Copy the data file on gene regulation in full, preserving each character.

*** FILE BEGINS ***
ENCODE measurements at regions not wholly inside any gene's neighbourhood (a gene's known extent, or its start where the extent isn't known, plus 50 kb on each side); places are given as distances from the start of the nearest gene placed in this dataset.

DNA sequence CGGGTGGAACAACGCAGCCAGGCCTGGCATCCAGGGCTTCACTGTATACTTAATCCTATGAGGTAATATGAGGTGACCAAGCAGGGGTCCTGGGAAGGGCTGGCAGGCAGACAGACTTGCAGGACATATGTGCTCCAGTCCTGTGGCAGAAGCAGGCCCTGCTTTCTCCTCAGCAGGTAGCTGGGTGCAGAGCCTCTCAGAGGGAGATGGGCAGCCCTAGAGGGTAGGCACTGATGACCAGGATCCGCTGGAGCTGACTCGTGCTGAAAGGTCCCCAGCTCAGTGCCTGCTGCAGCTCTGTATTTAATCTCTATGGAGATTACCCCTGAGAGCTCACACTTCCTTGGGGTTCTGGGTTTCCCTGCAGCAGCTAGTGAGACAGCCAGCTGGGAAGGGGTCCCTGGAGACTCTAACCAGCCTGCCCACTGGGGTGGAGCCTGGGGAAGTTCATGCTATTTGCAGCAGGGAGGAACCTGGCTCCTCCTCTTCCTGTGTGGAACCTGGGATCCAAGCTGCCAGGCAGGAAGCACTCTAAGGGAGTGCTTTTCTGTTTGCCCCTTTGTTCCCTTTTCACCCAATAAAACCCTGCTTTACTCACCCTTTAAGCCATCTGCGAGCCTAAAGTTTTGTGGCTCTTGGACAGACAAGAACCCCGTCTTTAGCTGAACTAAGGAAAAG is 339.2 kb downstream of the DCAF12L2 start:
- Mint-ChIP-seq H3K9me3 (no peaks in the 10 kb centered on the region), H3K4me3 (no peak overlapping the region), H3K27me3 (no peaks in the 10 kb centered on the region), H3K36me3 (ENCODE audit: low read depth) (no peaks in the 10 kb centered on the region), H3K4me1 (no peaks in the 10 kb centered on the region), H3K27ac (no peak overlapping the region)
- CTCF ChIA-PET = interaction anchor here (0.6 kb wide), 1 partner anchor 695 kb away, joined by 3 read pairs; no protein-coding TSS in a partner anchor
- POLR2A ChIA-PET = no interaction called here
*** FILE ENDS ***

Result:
ENCODE measurements at regions not wholly inside any gene's neighbourhood (a gene's known extent, or its start where the extent isn't known, plus 50 kb on each side); places are given as distances from the start of the nearest gene placed in this dataset.

DNA sequence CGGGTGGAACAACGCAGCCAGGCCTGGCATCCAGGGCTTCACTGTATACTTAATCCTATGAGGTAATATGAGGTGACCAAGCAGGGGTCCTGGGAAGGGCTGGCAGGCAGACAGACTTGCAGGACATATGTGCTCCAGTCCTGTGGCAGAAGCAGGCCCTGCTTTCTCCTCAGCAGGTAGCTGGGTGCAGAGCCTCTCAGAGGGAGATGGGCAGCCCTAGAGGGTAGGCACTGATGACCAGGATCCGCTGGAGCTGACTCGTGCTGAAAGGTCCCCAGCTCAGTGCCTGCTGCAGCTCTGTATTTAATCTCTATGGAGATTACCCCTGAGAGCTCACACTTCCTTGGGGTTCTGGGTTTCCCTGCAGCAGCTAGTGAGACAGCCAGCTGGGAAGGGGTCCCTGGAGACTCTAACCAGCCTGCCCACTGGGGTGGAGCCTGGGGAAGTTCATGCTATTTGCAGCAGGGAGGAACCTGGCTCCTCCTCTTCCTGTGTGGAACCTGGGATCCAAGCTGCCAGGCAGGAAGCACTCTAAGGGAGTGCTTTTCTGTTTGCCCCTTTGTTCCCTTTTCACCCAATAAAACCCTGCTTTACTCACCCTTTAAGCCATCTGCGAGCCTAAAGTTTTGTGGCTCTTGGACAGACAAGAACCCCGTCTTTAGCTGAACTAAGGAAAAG is 339.2 kb downstream of the DCAF12L2 start:
- Mint-ChIP-seq H3K9me3 (no peaks in the 10 kb centered on the region), H3K4me3 (no peak overlapping the region), H3K27me3 (no peaks in the 10 kb centered on the region), H3K36me3 (ENCODE audit: low read depth) (no peaks in the 10 kb centered on the region), H3K4me1 (no peaks in the 10 kb centered on the region), H3K27ac (no peak overlapping the region)
- CTCF ChIA-PET = interaction anchor here (0.6 kb wide), 1 partner anchor 695 kb away, joined by 3 read pairs; no protein-coding TSS in a partner anchor
- POLR2A ChIA-PET = no interaction called here